Is there a place in the world you never want to visit? Where, and why not?
Not really I suppose. At the moment I would not like to visit the slopes of the Jura mountains. The photo was taken on my way to Langendorf where the famous supermarket is. It would be just 10 minutes away from my home, but looking up with a point and shoot camera is enough. I would not like to visit these slopes amidst snow and ice, but looking is OK.
So having established there there is nowhere would not like to visit, it depends on the circumstances and there are a few rules that must be observed. Do credit card machines exist in this place where I am visiting? If I am in the middle of the desert invited by Ben Ali to see his camel collection, can I buy one of his beduin carpets if I have no money and can Mr. Swiss exchange me for a camel. It all has its price. Yes, of course, Ben Ali produces his machine and inserts my card and the carpet is paid for and Mr. Swiss goes home with a camel. Even in the middle of the desert you are connected with the outside world. Actually it did happen in a carpet shop in Marrakesh in Morocco. “No problem madame” and we bought our carpet.
Is there a drug store where I can get my daily portion of golden oldie medicine to keep me fit and active? No problem, and if not, you can always buy some sort of drug somewhere. in some places people sell drugs on street corners.
I am visiting Paris and fall off the Eiffel Tower by putting my foot in the wrong place. Anything can happen to me. Would I be transported to the nearest hospital, would I get treatment and would my sickness insurance cover the repair work in the hospital? Above all would my life insurance pay for all the trimmings if the worst came to worst. If the answer if positive, then nothing would stand in my way to go there.
I am planning a visit to Jabberwock, but there are many open questions. How do I avoid a slithy tove. They gyre and gimble all over the place and I would probably have to take a special course in defence. Borogroves would also be a problem, not to mention if the weather conditions were brillig. That is a worst case scenario if ever there was one. I called my insurance company and when I mentioned the land of Jabberwock the answer was “Where? Are you sure, you are not covered for Banderscnatch attacks, unless you have a vorpal sword for protection.”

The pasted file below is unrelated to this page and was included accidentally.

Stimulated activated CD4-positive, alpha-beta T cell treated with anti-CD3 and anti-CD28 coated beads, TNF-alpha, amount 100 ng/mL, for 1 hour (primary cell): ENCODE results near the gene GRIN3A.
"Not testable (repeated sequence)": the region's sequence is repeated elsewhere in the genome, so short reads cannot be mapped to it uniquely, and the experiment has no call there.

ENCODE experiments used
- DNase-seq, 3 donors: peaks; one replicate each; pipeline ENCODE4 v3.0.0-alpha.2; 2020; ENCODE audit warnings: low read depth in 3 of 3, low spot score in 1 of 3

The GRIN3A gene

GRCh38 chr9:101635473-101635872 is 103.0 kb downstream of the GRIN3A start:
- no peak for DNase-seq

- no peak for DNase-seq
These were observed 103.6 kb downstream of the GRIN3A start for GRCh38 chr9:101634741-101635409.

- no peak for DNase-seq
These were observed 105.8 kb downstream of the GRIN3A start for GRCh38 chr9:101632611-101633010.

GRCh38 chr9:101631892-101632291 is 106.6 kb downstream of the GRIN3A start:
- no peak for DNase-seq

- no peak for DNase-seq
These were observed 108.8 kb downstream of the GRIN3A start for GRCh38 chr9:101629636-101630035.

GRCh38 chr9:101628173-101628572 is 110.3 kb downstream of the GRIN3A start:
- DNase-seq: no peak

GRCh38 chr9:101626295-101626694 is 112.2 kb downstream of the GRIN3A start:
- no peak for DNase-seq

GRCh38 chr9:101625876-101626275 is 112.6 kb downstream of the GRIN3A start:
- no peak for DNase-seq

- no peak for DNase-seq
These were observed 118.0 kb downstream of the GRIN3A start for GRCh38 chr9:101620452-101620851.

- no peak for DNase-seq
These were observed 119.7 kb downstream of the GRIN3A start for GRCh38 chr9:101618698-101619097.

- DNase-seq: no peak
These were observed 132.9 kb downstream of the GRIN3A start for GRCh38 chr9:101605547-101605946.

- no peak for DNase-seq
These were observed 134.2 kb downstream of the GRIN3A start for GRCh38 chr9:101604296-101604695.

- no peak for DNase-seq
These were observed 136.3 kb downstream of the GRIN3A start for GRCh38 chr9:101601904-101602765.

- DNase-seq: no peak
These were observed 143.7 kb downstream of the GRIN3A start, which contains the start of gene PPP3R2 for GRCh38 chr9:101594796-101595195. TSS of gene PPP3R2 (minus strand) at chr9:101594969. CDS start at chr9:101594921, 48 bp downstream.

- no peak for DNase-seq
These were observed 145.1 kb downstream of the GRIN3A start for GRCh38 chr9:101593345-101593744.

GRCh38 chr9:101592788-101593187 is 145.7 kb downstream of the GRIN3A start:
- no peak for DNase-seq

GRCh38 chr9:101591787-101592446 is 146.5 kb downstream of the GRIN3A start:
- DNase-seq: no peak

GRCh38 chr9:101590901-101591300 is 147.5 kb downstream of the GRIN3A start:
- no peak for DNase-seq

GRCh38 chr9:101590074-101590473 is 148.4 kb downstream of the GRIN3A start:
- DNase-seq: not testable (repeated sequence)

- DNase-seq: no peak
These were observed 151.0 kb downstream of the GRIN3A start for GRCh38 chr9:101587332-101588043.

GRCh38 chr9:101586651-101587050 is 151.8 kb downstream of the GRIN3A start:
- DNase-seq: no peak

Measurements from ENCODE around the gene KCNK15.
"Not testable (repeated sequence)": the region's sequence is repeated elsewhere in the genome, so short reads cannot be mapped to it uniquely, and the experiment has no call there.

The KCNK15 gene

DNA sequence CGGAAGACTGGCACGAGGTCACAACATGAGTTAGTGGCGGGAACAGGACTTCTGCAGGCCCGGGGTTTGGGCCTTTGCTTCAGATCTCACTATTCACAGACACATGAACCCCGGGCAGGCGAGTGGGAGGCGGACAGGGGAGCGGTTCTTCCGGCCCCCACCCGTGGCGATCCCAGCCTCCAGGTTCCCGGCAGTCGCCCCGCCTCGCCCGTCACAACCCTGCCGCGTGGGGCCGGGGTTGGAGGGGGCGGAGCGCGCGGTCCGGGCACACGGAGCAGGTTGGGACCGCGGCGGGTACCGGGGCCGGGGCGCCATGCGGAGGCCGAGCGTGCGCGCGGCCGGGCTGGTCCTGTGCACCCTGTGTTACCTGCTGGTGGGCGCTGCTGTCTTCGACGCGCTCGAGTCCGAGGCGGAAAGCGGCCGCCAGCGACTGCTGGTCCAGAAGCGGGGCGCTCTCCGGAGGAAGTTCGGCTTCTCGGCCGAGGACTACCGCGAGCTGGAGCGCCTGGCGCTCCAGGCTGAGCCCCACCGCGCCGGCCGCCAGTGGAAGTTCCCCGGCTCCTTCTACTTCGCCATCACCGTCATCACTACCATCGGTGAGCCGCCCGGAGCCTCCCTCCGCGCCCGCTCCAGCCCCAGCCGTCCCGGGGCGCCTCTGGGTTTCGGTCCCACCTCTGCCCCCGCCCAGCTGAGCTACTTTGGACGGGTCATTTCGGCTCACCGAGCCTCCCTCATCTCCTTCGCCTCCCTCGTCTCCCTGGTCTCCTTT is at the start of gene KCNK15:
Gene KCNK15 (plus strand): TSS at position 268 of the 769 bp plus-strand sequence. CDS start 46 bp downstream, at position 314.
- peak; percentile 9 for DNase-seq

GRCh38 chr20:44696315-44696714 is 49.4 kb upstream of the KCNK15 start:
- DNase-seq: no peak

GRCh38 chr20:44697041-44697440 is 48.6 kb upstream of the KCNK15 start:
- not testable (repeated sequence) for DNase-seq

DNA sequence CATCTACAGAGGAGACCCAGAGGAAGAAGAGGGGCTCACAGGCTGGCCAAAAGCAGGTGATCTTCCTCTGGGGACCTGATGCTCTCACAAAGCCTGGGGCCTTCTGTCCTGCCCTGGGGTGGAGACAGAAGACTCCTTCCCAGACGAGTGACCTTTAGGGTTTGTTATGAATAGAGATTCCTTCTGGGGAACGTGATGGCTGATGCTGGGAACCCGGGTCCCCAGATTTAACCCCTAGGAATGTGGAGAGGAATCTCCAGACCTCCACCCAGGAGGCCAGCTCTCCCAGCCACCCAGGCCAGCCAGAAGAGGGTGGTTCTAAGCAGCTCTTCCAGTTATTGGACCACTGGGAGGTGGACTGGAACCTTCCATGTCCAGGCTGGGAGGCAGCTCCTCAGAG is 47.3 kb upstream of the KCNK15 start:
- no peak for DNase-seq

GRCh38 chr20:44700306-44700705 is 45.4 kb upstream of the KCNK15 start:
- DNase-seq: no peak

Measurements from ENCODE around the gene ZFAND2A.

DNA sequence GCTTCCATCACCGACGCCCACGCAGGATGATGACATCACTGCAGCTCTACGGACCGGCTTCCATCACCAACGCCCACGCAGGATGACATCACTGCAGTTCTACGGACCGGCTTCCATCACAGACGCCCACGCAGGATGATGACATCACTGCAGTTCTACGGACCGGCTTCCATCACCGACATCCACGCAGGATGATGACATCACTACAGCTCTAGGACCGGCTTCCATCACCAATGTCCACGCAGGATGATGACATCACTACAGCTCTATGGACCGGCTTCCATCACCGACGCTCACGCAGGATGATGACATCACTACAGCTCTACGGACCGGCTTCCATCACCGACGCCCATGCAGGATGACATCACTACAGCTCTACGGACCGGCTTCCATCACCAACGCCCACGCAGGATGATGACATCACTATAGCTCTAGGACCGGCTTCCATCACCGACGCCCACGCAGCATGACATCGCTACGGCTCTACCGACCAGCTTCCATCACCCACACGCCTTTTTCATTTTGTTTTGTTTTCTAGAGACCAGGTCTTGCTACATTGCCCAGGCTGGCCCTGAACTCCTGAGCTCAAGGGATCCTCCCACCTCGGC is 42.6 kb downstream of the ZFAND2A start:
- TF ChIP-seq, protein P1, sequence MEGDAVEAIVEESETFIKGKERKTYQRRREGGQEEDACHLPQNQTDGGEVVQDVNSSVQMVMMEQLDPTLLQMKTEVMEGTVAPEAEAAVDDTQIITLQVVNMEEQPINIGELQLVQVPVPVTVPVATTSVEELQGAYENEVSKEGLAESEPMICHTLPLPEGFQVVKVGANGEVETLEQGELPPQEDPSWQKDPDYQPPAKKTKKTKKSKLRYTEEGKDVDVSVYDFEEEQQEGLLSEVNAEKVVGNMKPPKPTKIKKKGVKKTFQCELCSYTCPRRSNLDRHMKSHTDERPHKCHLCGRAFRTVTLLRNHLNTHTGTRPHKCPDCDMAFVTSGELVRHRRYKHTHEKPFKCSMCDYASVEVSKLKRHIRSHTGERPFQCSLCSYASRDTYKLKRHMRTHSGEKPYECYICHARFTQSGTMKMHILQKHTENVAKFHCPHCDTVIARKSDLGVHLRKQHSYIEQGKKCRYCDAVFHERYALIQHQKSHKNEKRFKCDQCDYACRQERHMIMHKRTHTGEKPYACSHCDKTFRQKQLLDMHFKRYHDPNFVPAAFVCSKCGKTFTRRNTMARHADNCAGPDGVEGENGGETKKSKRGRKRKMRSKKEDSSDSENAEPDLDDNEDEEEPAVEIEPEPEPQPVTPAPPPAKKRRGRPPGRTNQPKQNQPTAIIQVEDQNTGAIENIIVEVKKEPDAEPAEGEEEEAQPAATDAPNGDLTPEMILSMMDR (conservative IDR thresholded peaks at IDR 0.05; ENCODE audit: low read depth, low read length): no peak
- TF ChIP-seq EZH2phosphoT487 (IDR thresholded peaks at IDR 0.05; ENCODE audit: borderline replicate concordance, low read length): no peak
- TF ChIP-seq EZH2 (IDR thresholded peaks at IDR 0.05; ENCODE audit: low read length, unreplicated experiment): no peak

I then checked on the computer but found no business selling vorpal swords in my area, although there were some do-it-yourself instructions on a site named “Precautions for visits to Jabberwock”. It seemed I should shape the sword with the help of a glumphing shamble and put it in a columptable trang for a week. Afterwards it should function when taking it in hand. They did warn that it could be a long time in searching for the manxome foe, but all being well the Jabberwock will appear and whiff through the bulgy wood where I could complete the job of killing it. Having an allergy against eyes of flame is not recommended. Apparently roasted Jabberwock trimmed with borogove pickles are quite a delicatessen when mixed with tumtum tree fruit.
So that little prompt is dealt with. Just remember you can go anywhere, do anything, but first of all consult your computer, and above all ask Lewis Carroll. He had a few good words of advice, especially when travelling to unknown places.
In the meanwhile I decided to stay at home. I am too old for these adventures. As I look out the window I see clouds of snow dust being wafted into the air by the high winds we have at the moment. The birds now wear woolly hats and little jumpers which I knitted for them. They are very fussy. The blackbirds wanted theirs in black to match their feathers, and the great tits decided on red for a contrast to their feathers. The crows just glared at me and cawed “don’t you dare” so I left it. They do not have the collective name “a murder of crows” for nothing.
Will send you all a greetings card from Jabberwock when I arrive. The grungly train is waiting at the station driven by a frumerous bandersnatch at the wheel: all very exciting and real adventure.